roe a conscionable buy and great alternative for holiday crunching.
Two major wholesalers deal in steelhead roe. Monterey Fish represents the
Quinault; and Steve & Mike Shellfish represent the Quileute.
Premium seafood stores, such as Antonelli's, Ferry Plaza Seafood and
Market, all in San Francisco; Hapaku in Oakland's Rockridge district;
Berkeley Bowl and Monterey Fish in Berkeley; Crystal Springs Fish and
Poultry Market in San Mateo, as well as various ethnic fish markets are
among the stores that carry steelhead roe or are willing to order it.
However, always call beforehand about availability.
As of earlier this week, the roe was selling for $11 to $13 a pound. It
comes in 1/2- to 1 1/2-pound skeins, or whole egg sacks.
The trickiest part in curing the roe, largely a salting process, is to
remove and separate the eggs, but Tom Worthington of Monterey Fish has an
easy method. He brines the skein in warm water to shrink it, which exposes
and loosens the eggs. Matsuda removes the eggs by hand in a more laborious
process, using only cold water. (See accompanying recipes for both
techniques.) Once made, the roe keeps for 2 weeks or longer, perfect to
pull out of the refrigerator over the holiday weekend to serve with
crackers; to top sushi, salads, smoked fish, pasta or rice; or to serve in
Matsuda's classic preparation of Misore Ae (see recipe).
That's his formal dish. Push him a little and he may have other creations
on hand to serve you. He'll admit that when he's eating by himself, he
goes one step further: "I make a thick sandwich."
That's affordable luxury any time.

Easy-Cure Steelhead Trout Roe
The roe comes whole in a sack called a skein, which weighs 1/2 to 1 1/2
pounds. This is a quick method that eases the work of separating the eggs
from the sack and bits of membrane that connect the eggs. Throughout,
handle the eggs gently so as not to burst them. After curing, let the eggs
sit for two hours before tasting to get the full effect of the brining. As
the eggs cool, they become bright and transparent.
3 quarts water, at 100
1 cup kosher salt
1 skein steelhead roe, about 1 pound (see Note)
In a large glass or stainless steel bowl, combine the warm water and
The salt should dissolve completely. Immerse the whole skein in the salt
water for 30 minutes.
Have your faucet running in a gentle stream at the hottest temperature
can tolerate. Place a clean colander in the sink.
Gently lift out the skein, reserving the salt water. Cradle the skein in
both hands under the hot water, rocking it back and forth. The membrane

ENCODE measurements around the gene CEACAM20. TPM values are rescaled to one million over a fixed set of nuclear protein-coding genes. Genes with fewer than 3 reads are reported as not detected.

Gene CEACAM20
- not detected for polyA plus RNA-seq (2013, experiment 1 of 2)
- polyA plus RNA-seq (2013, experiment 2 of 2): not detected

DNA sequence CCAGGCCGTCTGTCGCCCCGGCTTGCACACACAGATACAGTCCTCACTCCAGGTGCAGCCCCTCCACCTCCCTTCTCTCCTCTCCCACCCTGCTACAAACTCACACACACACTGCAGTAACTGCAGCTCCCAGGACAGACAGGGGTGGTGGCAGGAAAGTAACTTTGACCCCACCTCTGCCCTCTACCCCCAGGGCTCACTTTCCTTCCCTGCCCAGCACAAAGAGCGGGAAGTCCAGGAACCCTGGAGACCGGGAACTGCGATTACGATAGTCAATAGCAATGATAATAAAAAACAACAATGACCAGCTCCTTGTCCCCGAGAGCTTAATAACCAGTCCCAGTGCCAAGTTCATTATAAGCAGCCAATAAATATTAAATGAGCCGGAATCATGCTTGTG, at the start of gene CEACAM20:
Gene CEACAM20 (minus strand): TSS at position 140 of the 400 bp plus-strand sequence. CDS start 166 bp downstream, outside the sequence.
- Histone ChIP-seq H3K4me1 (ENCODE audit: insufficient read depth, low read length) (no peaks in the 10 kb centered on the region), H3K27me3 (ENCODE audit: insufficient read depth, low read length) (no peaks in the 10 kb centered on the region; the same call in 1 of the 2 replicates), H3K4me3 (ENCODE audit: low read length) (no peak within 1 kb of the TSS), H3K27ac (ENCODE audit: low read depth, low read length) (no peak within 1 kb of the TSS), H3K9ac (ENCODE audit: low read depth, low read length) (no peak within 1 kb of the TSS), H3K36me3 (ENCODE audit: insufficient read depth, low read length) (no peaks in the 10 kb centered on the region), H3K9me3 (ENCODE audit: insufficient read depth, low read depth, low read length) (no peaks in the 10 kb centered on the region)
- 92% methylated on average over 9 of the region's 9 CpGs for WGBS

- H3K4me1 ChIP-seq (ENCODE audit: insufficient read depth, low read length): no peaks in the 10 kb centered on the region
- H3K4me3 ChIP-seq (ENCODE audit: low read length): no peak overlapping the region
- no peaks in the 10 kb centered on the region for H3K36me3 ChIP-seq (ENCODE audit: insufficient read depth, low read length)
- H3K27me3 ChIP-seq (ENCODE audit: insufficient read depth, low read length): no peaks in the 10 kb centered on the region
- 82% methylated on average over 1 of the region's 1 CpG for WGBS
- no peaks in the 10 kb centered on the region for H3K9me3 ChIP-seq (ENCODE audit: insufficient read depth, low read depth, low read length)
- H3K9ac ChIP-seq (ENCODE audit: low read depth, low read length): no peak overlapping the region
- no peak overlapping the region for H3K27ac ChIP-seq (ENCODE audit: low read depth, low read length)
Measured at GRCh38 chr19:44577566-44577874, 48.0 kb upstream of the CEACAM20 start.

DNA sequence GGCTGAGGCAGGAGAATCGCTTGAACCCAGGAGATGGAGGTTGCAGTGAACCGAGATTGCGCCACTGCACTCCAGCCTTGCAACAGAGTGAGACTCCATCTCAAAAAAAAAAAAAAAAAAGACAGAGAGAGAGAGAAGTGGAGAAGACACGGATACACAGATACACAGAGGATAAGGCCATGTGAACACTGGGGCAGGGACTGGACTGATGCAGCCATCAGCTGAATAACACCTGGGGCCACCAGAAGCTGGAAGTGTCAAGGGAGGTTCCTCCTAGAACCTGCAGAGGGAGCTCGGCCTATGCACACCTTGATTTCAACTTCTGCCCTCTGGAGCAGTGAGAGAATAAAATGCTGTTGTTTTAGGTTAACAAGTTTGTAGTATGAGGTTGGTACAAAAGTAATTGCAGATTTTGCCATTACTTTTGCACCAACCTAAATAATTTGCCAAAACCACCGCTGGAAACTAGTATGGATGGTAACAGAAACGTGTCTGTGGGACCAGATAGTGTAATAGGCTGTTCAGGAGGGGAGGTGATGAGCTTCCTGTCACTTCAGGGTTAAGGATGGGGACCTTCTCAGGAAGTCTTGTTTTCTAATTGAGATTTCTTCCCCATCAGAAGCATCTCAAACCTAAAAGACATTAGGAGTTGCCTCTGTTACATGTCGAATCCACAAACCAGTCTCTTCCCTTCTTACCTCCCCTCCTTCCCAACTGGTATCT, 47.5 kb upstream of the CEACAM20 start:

holding the eggs together will shrink and retract from the eggs, allowing
the individual eggs to fall into the colander. When all the eggs have been
separated, return them gently to the salt water.
Pick through the eggs, separating any small bundles and pulling away
remaining skein. Continue picking through until the eggs are clean.
Slowly tilt the salt water bowl and let the water flow out. Pour the
remaining eggs and water into a colander and drain the eggs well. They may
look a little opaque, but within 15 minutes, will become translucent.
Place the eggs in glass jars and refrigerate. The caviar should last two
Makes about 10 ounces
Note: You may use this easy hot water method without any salt to remove
the eggs from the sack, and then proceed to Katsu Matsuda's recipe.
Nutritional analysis not possible because of the general nature of the

Katsu Matsuda's Ikura & Misore Ae
A special grating tool, the oroshi ki, is best to turn the daikon into
"melting snow." You may use the finest grade of a box grater, but the
result will not be the same. You can find a small plastic version of the
oroshi ki for about $1 at Japanese supermarkets. The tamari-cured roe also
works on toast, blini or latkes, and on salads and soups.
1 skein steelhead roe, about 1 pound
1/2 teaspoon kosher salt
2 tablespoons sake
2 tablespoons premium mirin
1 tablespoon premium tamari light soy
1 tablespoon Kikkoman soy sauce
Misore Ae
1/3 cup finely grated daikon from the tip end
1/2 teaspoon tamari light soy, for garnish
2 tablespoons ikura (above)
Matsuda uses the following techniques to remove eggs from the sack.
Using a fine trickle of cold, running water, and placing a colander in